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Unformatted text preview: Review of Statistics 101 We review some important themes from the course 1. Introduction Statistics Set of methods for collecting/analyzing data (the art and science of learning from data). Provides methods for Design Planning/Implementing a study Description Graphical and numerical methods for summarizing the data Inference Methods for making predictions about a population (total set of subjects of interest), based on a sample 2. Sampling and Measurement Variable a characteristic that can vary in value among subjects in a sample or a population. Types of variables Categorical Quantitative Categorical variables can be ordinal (ordered categories) or nominal (unordered categories) Quantitative variables can be continuous or discrete Classifications affect the analysis; e.g., for categorical variables we make inferences about proportions and for quantitative variables we make inferences about means (and use t instead of normal dist.) Randomization the mechanism for achieving reliable data by reducing potential bias Simple random sample: In a sample survey, each possible sample of size n has same chance of being selected. Randomization in a survey used to get a good crosssection of the population. With such probability sampling methods, standard errors are valid for telling us how close sample statistics tend to be to population parameters. (Otherwise, the sampling error is unpredictable.) Experimental vs. observational studies Sample surveys are examples of observational studies (merely observe subjects without any experimental manipulation) Experimental studies : Researcher assigns subjects to experimental conditions. Subjects should be assigned at random to the conditions ( treatments ) Randomization balances treatment groups with respect to lurking variables that could affect response (e.g., demographic characteristics, SES), makes it easier to assess cause and effect 3. Descriptive Statistics Numerical descriptions of center (mean and median), variability (standard deviation typical distance from mean ), position ( quartiles, percentiles ) Bivariate description uses regression/correlation (quantitative variable), contingency table analysis such as chisquared test (categorical variables), analyzing difference between means (quantitative response and categorical explanatory) Graphics include histogram, box plot, scatterplot Mean drawn toward longer tail for skewed distributions, relative to median. Properties of the standard deviation s : s increases with the amount of variation around the mean s depends on the units of the data (e.g. measure euro vs $) Like mean, affected by outliers Empirical rule : If distribution approx. bellshaped, about 68% of data within 1 std. dev. of mean about 95% of data within 2 std. dev. of mean all or nearly all data within 3 std. dev. of mean Sample statistics / Population parameters...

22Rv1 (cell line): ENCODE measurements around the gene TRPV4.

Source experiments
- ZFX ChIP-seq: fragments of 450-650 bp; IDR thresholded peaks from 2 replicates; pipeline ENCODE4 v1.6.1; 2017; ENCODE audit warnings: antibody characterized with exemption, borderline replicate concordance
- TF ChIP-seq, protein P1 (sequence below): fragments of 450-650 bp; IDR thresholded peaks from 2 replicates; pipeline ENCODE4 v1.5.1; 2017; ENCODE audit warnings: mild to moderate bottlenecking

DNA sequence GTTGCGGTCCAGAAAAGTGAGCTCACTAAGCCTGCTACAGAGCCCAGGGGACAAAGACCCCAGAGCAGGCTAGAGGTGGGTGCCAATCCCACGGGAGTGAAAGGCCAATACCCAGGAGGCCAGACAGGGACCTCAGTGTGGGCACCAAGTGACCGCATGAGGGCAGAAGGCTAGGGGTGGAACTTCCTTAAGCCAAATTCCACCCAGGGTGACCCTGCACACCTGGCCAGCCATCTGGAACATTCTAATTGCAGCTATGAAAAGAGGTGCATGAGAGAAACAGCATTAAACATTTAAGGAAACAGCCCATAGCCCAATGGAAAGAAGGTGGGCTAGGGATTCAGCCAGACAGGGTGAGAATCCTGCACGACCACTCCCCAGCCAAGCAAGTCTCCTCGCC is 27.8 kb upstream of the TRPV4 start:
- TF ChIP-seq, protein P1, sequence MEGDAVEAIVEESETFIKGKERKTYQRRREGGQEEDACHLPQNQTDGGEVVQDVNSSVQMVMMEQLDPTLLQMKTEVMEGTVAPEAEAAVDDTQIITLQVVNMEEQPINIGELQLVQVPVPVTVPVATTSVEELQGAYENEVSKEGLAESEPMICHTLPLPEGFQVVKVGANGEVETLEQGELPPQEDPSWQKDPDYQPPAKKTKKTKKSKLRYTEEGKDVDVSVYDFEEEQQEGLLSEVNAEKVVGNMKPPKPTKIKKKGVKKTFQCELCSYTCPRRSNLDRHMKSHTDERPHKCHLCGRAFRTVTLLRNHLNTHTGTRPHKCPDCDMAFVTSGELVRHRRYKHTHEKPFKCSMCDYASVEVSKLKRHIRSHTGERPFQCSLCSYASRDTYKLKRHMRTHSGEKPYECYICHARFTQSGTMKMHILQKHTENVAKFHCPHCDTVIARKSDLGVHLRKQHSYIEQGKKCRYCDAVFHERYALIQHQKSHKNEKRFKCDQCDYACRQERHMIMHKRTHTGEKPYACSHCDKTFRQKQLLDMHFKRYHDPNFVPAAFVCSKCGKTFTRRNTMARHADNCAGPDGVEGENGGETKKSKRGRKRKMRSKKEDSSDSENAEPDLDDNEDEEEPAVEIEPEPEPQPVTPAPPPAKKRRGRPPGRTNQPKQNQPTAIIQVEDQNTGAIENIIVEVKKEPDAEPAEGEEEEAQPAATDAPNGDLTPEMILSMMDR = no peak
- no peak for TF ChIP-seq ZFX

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This note was uploaded on 07/12/2011 for the course STA 3030 taught by Professor Agresti during the Spring '11 term at University of Florida.
 Spring '11
 Agresti
 Statistics

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